The Widows of Malabar Hill, Sujata Massey (Soho Crime, 2018)
The Widows of Malabar Hill is the first
book in the 1920s mystery series featuring Perveen Mistry, Bombay’s first and
only woman lawyer. Like all good mysteries, it’s got plenty of secrets at its
heart. The central secret is, of course, kept by the murderer. But there are
other secrets, such as the secrets of an adulterer or an embezzler. There are
the secrets of a marriage, the things one partner keeps from anther; secrets within
a household; and secrets around normal bodily functions such as menstruation,
during which, in some families, women are kept apart from the rest of the
family. Even the buildings have secrets: tunnels, screened windows, locked
Not all the secrets are sinister. Perveen’s father, in his determination to protect his daughter, keeps things from her. Perveen hides her unhappiness from her parents as she doesn’t want to worry them. The secrecy surrounding the lives of the three widows, who live in seclusion in their house on Malabar Hill, is desired and defended by them. They do not want contact with the outside world; it is by choice that it remains as hidden to them as their lives are to outsiders.
It all makes for a gripping read as we move towards not only the solution
of the crime, but also to multiple revelations about the lives of our various
characters. The gradual unfolding of Perveen’s past is handled in a series of
flashbacks that fit well thematically with the events Perveen is caught up in. Her
experiences illuminate her character and her actions: you can see why she cares
so much for the well-being of the widows, and why she feels so passionately about
protecting and improving women’s legal status.
Perveen is a wonderful character: smart, brave, and caring. Like all good
heroines or heroes, she’s also sometimes a bit larger than life. Her
self-possession when she’s attacked felt more like James Bond than a young
woman whose life looks likely to end. The way she gets out of her sticky
situation, thanks to a large dollop of coincidence, was a bit too easy too.
Still, it’s all very satisfying. So is the book’s adherence to the fundamental
rule of fiction propounded by Miss Prism in Oscar Wilde’s The Importance of
Being Earnest, that the good should end happily, and the bad unhappily.
The edition I read included a lot of interesting extra material, such as historical
notes, a glossary, an interview with the author, and even a few recipes. It
also had a number of discussion questions, which I assume are intended for book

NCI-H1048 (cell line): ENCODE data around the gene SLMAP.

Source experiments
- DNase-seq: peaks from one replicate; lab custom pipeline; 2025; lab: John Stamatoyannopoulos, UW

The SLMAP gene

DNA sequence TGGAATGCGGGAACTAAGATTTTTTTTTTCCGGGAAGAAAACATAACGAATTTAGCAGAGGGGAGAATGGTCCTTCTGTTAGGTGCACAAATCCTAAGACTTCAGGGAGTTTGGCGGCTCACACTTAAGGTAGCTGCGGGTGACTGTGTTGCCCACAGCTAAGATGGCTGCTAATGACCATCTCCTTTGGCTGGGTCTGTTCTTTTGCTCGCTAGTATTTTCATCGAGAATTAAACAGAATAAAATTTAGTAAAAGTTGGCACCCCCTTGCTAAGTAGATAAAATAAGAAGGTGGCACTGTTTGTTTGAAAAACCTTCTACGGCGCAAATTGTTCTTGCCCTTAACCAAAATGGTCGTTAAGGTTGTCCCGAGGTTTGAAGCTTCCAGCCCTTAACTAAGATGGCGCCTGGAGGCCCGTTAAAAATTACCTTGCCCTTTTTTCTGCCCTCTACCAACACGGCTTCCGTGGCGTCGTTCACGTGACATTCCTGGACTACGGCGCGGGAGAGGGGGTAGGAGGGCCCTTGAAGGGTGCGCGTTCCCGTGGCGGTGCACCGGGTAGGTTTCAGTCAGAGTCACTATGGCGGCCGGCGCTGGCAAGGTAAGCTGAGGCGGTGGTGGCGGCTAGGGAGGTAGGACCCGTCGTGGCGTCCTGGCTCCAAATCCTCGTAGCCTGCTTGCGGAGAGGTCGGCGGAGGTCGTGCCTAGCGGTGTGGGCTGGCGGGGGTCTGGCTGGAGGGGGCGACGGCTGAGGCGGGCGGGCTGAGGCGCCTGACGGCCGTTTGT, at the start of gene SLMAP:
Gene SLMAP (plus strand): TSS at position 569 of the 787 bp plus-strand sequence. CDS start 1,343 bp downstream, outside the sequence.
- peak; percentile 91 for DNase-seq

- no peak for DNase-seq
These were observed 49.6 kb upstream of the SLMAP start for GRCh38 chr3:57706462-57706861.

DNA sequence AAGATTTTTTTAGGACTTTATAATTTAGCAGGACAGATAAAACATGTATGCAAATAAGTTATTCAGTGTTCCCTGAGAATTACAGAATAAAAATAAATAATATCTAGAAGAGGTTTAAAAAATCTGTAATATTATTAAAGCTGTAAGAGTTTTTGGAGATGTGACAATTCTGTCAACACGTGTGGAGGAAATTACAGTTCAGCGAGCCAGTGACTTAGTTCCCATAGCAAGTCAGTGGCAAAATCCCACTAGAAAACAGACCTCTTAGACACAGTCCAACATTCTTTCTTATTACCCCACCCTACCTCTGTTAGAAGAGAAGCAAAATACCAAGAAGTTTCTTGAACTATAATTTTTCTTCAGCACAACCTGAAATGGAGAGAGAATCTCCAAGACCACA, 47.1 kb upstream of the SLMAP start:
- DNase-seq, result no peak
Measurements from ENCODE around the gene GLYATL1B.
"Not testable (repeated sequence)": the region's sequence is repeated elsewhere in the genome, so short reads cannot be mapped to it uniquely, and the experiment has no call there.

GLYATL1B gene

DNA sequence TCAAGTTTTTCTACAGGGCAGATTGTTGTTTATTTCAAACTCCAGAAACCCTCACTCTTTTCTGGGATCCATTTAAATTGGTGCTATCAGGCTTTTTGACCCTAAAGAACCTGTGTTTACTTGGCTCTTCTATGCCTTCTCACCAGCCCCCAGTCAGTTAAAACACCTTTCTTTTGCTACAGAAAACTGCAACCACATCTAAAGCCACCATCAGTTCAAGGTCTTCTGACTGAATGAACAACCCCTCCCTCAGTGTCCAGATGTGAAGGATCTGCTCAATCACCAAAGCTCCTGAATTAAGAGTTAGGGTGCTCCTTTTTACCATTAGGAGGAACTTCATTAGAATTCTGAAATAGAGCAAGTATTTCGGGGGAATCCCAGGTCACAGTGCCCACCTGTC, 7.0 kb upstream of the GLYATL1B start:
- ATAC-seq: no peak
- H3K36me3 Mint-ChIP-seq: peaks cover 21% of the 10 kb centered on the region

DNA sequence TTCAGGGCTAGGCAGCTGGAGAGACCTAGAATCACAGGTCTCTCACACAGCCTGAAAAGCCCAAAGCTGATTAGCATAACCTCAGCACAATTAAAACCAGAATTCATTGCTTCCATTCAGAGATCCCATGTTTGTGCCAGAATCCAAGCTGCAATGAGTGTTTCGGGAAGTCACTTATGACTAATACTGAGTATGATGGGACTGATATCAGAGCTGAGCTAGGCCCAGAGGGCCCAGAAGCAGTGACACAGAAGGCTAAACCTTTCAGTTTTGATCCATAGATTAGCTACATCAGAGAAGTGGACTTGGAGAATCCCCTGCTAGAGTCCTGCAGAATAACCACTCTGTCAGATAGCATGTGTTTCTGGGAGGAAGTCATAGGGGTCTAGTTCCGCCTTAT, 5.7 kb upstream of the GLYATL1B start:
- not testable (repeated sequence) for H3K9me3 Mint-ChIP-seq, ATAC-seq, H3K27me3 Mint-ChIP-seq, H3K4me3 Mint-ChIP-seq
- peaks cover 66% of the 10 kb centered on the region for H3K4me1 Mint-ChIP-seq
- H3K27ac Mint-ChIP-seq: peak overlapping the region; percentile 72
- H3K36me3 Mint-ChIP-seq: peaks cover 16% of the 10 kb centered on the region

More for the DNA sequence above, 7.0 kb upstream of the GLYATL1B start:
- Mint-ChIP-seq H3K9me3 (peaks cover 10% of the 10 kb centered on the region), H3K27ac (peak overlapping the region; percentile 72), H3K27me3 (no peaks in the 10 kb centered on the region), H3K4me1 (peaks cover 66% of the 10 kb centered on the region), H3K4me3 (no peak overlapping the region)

groups. I’m sure there are many people who appreciate the trend for providing questions
for book groups, but they always strike me as more than a little pretentious. It’s
as if the book has a big sticker on it blaring “look at how significant I am!”
Besides, I would have thought readers were perfectly capable of thinking things
through for themselves without having their responses guided by these solemnly
school-teacherish nudges. Still, I suppose that publishers include them because
they know many readers welcome them, and of course they’re easy to ignore if
they don’t do anything for you.
Overall, then, I really enjoyed this book and am looking forward to reading
Perveen Mistry’s next adventure.
I also read…
In fact, it’s been
a detective fiction bonanza. At the end of the month I’m giving a talk on Victorian
detective fiction, and I’ve been rereading some old favourites. I revisited
some short stories about the “other” Victorian detectives – the ones who aren’t
Sherlock Holmes – including Baroness Orczy’s Old Man in the Corner tales, Ernest
Bramah’s Max Carrados, and R Austin Freeman’s Dr Thorndyke. I also reread some
of Charles Dickens’s marvellous accounts of his nights out and about with
Scotland Yard detectives in London’s rookeries, drinking dens and lodging
houses, published in his magazine Household Words.
A new read was The
Notting Hill Mystery by Charles Warren Adams. Said to be the first detective
novel, it was published in serial form in 1862-3, and in book form in 1865.
It’s written in the form of documents and evidence collected by an insurance investigator,
such as witness statements, medical reports, a marriage certificate, and crime
scene map. It’s an interesting way to tell a story, but I felt it obscured the narrative
to some extent, and I sometimes found it hard to follow what was happening and
who everyone was. I also felt that the use of these clever devices camouflaged
the fact that it was actually rather a thin story. If it had been told as a
more straightforward narrative I am not sure there would have been enough substance
in it to make an interesting novel. Still, it was very skilfully done and I
enjoyed reading it.
Best of all, though, was going back to The Moonstone by Wilkie Collins. And on that, I agree with Dorothy L Sayers that it is “probably the finest detective story ever written”. It’s certainly one of my favourites.
I’ll be talking about The Victorian Origins of Crime-writing at the Crime, Thriller and Mystery Novels afternoon for Hawkesbury Upton Literary Festival on 30 April 2022. https://www.eventbrite.co.uk/e/hulf-talk-crime-thriller-mystery-books-tickets-268082260257